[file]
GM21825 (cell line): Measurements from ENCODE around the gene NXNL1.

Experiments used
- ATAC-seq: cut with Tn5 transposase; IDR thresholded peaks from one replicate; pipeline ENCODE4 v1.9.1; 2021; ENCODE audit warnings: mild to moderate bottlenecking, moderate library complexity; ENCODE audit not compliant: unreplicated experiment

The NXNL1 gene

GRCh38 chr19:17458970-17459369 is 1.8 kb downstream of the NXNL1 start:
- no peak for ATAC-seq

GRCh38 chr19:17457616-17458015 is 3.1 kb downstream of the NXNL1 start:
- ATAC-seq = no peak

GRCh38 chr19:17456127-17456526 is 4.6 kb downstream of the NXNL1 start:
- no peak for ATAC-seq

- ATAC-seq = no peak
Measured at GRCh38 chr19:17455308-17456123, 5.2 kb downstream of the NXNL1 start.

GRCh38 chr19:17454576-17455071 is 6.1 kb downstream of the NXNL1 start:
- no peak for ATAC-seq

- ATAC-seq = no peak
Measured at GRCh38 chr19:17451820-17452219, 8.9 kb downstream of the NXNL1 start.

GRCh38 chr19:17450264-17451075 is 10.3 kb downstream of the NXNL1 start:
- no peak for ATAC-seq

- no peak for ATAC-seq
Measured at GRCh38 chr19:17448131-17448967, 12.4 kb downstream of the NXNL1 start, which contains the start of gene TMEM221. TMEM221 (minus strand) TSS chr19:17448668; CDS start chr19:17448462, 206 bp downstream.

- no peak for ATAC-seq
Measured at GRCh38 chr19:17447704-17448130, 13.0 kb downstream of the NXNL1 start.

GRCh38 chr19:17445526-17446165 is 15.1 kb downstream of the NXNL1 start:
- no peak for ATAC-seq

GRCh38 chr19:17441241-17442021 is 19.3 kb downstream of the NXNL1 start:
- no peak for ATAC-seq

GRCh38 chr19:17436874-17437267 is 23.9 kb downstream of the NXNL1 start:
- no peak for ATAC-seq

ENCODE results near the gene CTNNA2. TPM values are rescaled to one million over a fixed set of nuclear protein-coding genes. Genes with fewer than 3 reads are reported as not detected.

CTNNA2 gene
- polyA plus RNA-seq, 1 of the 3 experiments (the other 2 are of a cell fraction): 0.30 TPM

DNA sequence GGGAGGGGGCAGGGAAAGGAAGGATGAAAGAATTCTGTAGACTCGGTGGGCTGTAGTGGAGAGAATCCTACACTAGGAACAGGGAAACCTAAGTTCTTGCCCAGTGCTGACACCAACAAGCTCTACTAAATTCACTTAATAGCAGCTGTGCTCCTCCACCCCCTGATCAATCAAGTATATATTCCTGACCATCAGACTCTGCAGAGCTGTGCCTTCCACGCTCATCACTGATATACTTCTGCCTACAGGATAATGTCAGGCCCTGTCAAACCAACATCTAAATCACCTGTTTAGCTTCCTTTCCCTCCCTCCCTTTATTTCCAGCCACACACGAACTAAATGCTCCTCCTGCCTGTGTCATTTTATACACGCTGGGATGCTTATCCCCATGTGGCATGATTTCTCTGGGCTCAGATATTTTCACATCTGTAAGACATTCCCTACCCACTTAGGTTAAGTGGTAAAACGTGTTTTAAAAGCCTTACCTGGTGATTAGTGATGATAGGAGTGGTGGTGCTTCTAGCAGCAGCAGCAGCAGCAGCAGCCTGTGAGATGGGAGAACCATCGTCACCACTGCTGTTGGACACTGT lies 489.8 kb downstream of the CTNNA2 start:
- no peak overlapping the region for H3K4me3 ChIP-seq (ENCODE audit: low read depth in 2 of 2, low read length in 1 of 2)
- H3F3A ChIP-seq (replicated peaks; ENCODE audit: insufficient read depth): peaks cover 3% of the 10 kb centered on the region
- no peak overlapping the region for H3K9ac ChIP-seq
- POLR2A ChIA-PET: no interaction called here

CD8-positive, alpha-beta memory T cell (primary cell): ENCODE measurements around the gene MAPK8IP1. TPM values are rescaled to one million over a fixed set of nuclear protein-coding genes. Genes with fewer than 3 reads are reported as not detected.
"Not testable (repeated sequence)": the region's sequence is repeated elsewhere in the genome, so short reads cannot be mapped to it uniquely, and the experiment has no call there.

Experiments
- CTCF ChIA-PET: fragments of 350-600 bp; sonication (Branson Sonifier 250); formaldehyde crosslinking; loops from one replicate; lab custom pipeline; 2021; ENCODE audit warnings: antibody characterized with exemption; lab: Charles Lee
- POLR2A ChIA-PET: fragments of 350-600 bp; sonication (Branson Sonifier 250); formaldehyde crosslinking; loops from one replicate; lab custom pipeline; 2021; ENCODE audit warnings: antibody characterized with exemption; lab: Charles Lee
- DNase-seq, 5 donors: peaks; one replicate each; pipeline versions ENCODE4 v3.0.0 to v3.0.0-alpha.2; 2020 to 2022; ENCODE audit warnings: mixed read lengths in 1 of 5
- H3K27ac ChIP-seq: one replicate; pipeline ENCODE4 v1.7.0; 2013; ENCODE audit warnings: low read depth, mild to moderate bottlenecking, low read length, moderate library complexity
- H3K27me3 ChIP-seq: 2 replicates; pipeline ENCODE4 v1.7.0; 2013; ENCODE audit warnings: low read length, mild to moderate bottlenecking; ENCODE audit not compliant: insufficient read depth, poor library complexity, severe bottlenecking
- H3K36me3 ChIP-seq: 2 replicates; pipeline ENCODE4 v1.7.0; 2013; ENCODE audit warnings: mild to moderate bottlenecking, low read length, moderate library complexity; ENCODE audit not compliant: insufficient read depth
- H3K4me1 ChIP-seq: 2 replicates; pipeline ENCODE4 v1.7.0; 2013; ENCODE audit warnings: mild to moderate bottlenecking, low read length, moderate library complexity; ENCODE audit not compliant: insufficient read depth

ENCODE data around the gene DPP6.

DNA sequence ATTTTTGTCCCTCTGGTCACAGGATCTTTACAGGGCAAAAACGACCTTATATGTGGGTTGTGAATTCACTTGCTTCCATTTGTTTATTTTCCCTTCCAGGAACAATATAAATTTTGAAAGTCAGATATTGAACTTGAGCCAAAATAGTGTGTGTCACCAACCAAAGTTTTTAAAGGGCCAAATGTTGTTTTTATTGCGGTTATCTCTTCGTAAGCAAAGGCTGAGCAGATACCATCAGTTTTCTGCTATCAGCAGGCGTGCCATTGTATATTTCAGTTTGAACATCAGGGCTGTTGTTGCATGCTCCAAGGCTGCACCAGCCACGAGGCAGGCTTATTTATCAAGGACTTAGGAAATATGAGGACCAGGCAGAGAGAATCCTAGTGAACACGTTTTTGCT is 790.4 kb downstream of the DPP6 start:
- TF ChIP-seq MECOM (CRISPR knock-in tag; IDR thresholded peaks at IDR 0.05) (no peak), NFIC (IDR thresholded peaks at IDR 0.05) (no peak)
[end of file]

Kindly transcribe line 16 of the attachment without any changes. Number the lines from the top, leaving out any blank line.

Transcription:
Measured at GRCh38 chr19:17451820-17452219, 8.9 kb downstream of the NXNL1 start.